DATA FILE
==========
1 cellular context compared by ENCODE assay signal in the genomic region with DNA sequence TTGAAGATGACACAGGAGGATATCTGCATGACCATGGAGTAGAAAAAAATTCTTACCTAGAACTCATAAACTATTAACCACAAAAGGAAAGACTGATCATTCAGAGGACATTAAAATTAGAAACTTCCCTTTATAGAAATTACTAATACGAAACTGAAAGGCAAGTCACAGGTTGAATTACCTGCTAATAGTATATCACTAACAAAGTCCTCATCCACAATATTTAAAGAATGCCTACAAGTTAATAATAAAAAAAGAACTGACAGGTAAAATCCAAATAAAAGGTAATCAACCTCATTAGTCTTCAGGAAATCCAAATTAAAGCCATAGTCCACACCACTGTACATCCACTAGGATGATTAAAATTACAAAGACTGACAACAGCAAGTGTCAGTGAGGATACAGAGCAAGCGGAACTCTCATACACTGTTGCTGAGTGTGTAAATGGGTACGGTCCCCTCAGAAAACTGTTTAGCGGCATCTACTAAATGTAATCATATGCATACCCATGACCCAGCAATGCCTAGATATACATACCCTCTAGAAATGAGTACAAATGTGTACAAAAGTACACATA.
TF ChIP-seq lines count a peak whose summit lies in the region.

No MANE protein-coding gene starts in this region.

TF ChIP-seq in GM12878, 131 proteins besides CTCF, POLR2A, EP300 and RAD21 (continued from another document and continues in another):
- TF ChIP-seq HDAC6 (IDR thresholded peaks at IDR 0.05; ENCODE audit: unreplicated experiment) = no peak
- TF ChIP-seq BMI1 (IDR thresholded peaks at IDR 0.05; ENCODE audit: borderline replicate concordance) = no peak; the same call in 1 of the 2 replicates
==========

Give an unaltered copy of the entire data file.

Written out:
1 cellular context compared by ENCODE assay signal in the genomic region with DNA sequence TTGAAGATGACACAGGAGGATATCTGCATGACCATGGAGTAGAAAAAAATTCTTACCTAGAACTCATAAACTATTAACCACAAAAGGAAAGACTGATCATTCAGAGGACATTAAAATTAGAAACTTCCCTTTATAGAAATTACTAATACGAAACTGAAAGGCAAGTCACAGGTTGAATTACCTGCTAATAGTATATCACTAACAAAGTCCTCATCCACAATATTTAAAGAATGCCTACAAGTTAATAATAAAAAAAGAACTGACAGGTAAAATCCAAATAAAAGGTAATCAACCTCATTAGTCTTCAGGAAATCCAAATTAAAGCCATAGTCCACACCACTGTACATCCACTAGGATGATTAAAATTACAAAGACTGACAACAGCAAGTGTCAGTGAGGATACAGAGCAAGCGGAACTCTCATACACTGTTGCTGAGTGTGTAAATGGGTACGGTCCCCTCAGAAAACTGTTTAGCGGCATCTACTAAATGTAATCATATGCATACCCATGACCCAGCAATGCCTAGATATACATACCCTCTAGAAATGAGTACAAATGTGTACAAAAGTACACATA.
TF ChIP-seq lines count a peak whose summit lies in the region.

No MANE protein-coding gene starts in this region.

TF ChIP-seq in GM12878, 131 proteins besides CTCF, POLR2A, EP300 and RAD21 (continued from another document and continues in another):
- TF ChIP-seq HDAC6 (IDR thresholded peaks at IDR 0.05; ENCODE audit: unreplicated experiment) = no peak
- TF ChIP-seq BMI1 (IDR thresholded peaks at IDR 0.05; ENCODE audit: borderline replicate concordance) = no peak; the same call in 1 of the 2 replicates